After a few years in off-Broadway and stock company plays and television dramas, Arthur’s career gathered momentum with her role as Lucy Brown in the 1955 production of “The Threepenny Opera.”

In 2008, when Arthur was inducted in the TV Academy Hall of Fame, Arthur pointed to the role as the highlight of her long career.

“A lot of that had to do with the fact that I felt, `Ah, yes, I belong here,'” Arthur said.

More plays and musicals followed, and she also sang in nightclubs and played small roles in TV comedy shows.

Then, in 1964, Harold Prince cast her as Yente the Matchmaker in the original company of “Fiddler on the Roof.”

Arthur’s biggest Broadway triumph came in 1966 as Vera Charles, Angela Lansbury’s acerbic friend in the musical “Mame,” directed by Saks. Richard Watts of the New York Post called her performance “a portrait in acid of a savagely witty, cynical and serpent-tongued woman.”

She won the Tony as best supporting actress and repeated the role in the unsuccessful film version that also was directed by Saks, starring Lucille Ball as Mame. Arthur would play a variation of Vera Charles in “Maude” and “The Golden Girls.

Between series, Arthur remained active in films and theater. The plays included Woody Allen’s “The Floating Light Bulb” and “The Bermuda Avenue Triangle,” written by and costarring Renee Taylor and Joseph Bologna. During 2001 and 2002 she toured the country in a one-woman show of songs and stories, “… And Then There’s Bea.”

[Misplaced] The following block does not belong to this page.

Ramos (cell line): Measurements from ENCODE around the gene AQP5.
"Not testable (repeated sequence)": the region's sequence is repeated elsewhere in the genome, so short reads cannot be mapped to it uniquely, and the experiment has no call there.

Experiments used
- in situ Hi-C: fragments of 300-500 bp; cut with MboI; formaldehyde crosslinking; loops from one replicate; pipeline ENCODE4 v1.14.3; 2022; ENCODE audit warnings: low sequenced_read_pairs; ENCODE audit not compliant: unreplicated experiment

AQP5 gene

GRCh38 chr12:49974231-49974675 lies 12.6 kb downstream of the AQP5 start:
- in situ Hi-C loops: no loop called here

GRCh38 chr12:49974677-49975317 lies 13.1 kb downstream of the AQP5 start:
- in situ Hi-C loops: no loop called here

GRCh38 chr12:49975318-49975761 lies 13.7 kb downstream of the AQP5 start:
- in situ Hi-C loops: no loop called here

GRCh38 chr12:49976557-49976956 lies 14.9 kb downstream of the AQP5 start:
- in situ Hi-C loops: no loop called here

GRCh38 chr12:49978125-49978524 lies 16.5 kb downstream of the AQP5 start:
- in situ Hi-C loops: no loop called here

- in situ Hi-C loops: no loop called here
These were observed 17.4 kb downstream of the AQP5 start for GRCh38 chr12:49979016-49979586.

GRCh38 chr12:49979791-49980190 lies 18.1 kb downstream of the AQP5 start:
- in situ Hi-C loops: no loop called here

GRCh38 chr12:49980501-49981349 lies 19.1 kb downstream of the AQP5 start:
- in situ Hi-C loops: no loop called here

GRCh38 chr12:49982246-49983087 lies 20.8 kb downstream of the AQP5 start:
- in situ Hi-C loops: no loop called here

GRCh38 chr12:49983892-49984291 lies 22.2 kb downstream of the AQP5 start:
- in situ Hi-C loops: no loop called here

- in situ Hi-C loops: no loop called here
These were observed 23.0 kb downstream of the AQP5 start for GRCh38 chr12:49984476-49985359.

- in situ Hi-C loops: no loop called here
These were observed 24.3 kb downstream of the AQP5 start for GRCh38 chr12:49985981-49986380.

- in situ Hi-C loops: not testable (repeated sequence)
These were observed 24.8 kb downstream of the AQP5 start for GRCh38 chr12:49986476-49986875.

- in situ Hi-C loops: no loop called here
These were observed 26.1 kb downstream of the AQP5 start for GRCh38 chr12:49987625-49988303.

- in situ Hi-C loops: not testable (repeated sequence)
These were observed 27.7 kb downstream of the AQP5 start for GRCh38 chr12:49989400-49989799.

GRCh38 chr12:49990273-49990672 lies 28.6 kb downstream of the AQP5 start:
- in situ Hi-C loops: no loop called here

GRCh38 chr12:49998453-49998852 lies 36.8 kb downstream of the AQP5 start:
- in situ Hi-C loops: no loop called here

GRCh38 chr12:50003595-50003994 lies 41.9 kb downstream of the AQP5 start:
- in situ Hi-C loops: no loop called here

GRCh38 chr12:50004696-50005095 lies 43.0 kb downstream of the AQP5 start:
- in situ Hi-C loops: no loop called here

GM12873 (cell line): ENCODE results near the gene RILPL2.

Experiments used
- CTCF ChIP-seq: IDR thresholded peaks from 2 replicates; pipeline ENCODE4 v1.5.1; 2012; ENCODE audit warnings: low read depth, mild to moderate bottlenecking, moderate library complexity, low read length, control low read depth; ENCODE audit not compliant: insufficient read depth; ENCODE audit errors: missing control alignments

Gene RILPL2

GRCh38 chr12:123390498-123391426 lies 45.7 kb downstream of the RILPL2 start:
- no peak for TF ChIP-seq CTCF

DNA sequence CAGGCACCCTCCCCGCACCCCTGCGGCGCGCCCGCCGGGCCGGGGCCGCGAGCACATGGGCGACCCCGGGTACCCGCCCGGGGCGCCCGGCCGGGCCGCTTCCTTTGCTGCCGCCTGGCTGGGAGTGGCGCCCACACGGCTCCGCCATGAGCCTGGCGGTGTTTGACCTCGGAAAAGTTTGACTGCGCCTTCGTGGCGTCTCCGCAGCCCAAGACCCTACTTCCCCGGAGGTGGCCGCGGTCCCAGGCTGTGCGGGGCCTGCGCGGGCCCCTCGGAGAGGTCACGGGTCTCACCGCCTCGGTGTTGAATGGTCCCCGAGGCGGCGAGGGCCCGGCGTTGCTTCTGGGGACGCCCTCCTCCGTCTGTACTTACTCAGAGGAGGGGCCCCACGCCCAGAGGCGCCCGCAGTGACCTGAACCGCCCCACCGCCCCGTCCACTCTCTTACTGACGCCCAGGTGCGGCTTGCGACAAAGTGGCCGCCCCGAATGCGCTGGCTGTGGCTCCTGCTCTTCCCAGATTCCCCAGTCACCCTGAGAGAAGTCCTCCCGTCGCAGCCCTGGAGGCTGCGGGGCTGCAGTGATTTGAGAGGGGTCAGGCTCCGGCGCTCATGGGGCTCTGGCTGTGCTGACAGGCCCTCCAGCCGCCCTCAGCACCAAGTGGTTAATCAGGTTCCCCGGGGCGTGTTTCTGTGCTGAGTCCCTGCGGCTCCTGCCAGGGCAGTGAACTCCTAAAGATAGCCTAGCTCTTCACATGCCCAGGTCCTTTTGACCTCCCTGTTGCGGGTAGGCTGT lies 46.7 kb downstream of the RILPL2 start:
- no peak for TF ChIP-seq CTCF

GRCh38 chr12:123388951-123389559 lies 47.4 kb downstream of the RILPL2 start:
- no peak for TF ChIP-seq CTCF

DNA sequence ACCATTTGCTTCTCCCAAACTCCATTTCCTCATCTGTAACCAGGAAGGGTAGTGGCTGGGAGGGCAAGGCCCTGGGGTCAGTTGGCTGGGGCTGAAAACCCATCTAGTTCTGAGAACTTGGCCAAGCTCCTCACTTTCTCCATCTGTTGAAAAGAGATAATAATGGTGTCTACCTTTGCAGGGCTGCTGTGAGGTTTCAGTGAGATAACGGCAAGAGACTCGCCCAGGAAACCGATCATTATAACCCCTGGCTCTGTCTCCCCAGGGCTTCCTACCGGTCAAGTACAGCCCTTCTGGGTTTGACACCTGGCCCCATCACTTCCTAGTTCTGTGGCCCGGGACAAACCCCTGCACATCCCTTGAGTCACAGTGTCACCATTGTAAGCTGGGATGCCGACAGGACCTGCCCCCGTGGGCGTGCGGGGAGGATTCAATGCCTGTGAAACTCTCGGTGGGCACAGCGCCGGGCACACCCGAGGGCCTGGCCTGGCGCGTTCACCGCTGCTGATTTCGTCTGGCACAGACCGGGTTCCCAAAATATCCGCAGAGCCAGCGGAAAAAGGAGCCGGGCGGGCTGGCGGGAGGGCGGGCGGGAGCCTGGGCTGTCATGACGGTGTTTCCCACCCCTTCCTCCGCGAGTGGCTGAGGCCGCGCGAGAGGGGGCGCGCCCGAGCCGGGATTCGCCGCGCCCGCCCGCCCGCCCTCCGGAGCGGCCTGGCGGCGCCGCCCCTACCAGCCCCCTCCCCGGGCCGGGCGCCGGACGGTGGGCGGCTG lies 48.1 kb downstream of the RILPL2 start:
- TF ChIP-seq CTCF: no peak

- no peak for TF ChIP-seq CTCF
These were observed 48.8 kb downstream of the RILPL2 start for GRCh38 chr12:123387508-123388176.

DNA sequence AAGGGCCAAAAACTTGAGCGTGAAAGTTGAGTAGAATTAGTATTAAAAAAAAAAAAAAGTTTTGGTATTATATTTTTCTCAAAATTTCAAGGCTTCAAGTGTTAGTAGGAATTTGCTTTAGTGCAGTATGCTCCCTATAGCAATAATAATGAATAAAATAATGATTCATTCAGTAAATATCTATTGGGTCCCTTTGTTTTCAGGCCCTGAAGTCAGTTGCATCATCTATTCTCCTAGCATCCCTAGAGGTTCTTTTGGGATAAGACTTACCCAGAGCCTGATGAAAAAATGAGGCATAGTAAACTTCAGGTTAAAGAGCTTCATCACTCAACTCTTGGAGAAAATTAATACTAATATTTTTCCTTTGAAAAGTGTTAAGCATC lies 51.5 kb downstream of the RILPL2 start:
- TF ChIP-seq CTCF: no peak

Arthur is survived by her sons and two granddaughters. No funeral services are planned.

Tony-award winner Bea Arthur died at the young-at-heart age of 86.  She will be deeply missed in the TV and theatre world.

Bea Arthur and Rock Hudson: Watching the video below is like entering some gay bizarro meta-verse where carefree socialites harmonically chortle about amyl nitrate, and U.S. television networks broadcast it into your home. Except evidently at one brief, brilliantly weird point in history, this world actually existed. It’s but one more example of just how singular a figure Bea Arthur cut into the pop culture firmament, and why she’ll be so deeply missed.

Broadway royalty pay their respects to Gerald Schoenfeld, head of Schubert Organization.


Gereld Schoenfeld


helenmirren Theater royalty from Angela Lansbury to Helen Mirren to Andrew Lloyd Webber turned out Monday to remember Gerald Schoenfeld, head of the powerful Shubert Organization, Broadway’s biggest landlord.

“We called him ‘chairman,” simply ‘chairman,'” Hugh Jackman said in welcoming the celebrity-packed crowd that included Henry Kissinger and Barbara Walters to the memorial service at the Majestic Theatre, home of “The Phantom of the Opera,” one of Schoenfeld’s biggest hits.